Posts by Rebecca Hanssens-Reed

In Review (again): Best Translated Book Award-winner Signs Preceding the End of the World, by Yuri Herrera

"Lisa Dillman’s recreation of Herrera’s Signs in English is deserving of its own neologistic praise."

Signs Preceding the End of the World begins with a gaping sinkhole, swooping to rush open, our protagonist Makina deftly moving away and  on with her day. So we might consider the language of Yuri Herrera’s writing and Lisa Dillman’s translation into English: opening up before us, perhaps cataclysmic, rushing, yet simultaneously unruffled, pithy.

As Dillman notes, it is especially timely for this book to come to fruition. In this era of extreme fear-mongering, insisting on farcical walls being erected at illusory borders, this novel ventures into themes and questions of migration, immigration, transnationalism, transculturalism, language hybridity, and, of course, death and the end of the world—which these days seems to be looming ever-closer on our horizon.

We follow Makina as she journeys to track down her brother on the other side of the US-Mexican border. Makina is a character eluding cliché and expectation, with a sort of quiet, no-nonsense demeanor but also a brittle resilience that manages to subvert machismo and, furthermore, the eye-roll-worthy genres of feisty damsel or unrealistically sexualized waif. Makina is dexterous in her actions, observations, and expressions. Dillman writes her reflections with pointed beauty. For example, once Makina reaches US territory:

They are homegrown and they are anglo and both things with rabid intensity; with restrained fervor they can be the meekest and at the same time the most querulous of citizens, albeit grumbling under their breath. Their gestures and tastes reveal both ancient memory and the wonderment of a new people. And then they speak. They speak an intermediary tongue that Makina instantly warms up to because it’s like her: malleable, erasable, permeable; a hinge pivoting between two like but distant souls, and then two more, and then two more, never exactly the same ones; something that serves as a link.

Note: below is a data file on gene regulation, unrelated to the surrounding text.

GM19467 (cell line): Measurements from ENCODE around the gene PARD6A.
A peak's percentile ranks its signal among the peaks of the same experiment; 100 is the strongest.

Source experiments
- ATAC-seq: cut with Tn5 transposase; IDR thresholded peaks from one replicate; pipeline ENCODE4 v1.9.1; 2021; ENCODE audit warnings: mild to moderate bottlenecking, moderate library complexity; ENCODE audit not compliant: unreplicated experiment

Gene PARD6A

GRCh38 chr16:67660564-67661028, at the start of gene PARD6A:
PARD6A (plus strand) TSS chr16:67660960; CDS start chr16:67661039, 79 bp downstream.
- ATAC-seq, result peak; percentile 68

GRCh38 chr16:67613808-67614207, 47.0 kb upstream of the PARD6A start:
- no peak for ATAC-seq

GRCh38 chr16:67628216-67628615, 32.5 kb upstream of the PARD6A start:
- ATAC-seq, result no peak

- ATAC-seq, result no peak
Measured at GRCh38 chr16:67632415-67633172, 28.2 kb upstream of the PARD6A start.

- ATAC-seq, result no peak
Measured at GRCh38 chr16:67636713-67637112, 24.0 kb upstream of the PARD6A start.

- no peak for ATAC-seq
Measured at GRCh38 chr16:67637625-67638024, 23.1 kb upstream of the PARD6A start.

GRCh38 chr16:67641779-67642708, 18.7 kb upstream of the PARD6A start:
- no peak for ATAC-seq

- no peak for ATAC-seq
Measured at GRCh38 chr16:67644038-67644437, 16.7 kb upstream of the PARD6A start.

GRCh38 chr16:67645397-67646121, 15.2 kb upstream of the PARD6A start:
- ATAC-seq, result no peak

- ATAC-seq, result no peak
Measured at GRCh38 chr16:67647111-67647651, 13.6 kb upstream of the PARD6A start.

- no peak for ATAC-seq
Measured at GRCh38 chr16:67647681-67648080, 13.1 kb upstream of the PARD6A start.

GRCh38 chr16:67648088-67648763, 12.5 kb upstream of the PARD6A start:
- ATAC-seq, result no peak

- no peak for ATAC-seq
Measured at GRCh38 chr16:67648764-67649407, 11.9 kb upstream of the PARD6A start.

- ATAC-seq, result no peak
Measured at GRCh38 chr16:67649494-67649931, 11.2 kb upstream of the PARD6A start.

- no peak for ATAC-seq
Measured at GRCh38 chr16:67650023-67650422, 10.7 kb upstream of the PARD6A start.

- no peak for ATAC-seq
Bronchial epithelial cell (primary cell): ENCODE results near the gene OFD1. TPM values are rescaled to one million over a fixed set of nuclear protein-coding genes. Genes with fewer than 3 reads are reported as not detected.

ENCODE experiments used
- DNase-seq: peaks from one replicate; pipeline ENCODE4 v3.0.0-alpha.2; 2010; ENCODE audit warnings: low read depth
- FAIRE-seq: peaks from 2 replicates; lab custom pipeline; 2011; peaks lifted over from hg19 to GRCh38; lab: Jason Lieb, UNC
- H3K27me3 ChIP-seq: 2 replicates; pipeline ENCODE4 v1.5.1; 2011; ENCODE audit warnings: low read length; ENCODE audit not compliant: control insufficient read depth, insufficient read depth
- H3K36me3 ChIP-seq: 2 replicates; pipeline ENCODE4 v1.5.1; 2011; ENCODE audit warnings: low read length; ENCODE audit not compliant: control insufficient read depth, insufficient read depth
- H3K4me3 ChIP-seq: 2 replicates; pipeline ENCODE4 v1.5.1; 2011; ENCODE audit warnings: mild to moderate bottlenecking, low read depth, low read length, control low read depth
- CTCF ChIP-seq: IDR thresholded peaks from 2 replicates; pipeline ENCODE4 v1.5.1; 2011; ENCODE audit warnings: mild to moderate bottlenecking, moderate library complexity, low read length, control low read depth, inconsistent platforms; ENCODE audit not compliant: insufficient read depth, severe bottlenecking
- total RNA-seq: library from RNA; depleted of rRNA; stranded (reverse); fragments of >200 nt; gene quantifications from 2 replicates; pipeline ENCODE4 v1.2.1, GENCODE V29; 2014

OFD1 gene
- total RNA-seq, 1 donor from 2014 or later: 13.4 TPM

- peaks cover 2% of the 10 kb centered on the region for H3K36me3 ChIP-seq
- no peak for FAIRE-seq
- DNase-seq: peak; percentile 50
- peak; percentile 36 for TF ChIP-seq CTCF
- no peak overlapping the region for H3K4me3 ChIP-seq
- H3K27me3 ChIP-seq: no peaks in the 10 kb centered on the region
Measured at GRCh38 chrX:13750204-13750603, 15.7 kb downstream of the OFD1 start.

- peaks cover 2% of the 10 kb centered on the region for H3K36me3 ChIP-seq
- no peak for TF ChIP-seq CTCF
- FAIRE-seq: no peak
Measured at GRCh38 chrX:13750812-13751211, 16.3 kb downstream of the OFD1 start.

Waywords & Meansigns—Composing with the Explosion of Language

How do you "understand" James Joyce to translate him? Rebecca Hanssens-Reed in conversation with Mariana Lanari, musical translator of the "Wake"

Mariana Lanari hosts performative readings of James Joyce’s Finnegans Wake in Amsterdam, and recently recorded two chapters for an audio-musical version of Finnegans Wake, unabridged, called Waywords and Meansigns. Featuring established—as well as up-and-coming—artists from around the world, Waywords and Meansigns strives for a version of Joyce’s work that is stimulating and accessible to even the most casual of readers and listeners. The project officially launched a week ago, on Monday, May 4th: the 76th anniversary of Finnegans Wake.

Finnegans Wake contains over sixty languages. In spite of this, it has, in turn been translated into several other languages from its original English (though a number of translators of the text have given up, gone mad, or mysteriously disappeared, as was the case for a Japanese translator). This raises some interesting questions when considering its “translation” into an audio-musical language. What is lost, gained, or changed when we transfer a multilingual text to a musical, non-linguistic platform? Finnegans Wake reconstructs notions of language, and that process is echoed in converting such a text audio-musically. What we are left with is something resembling a full spectrum of meaning-making (in the loosest sense of the term).

Mariana, alongside composer Sjoerd Leijten, scored the first and last chapters of the text to music. Mariana and I talked about the novel and her involvement in Waywords and Meansigns, including the sensation of foreign-ness, how Finnegans Wake changed her life, and the odd comfort of settling into a vulnerable place of not-knowing or understanding. READ MORE…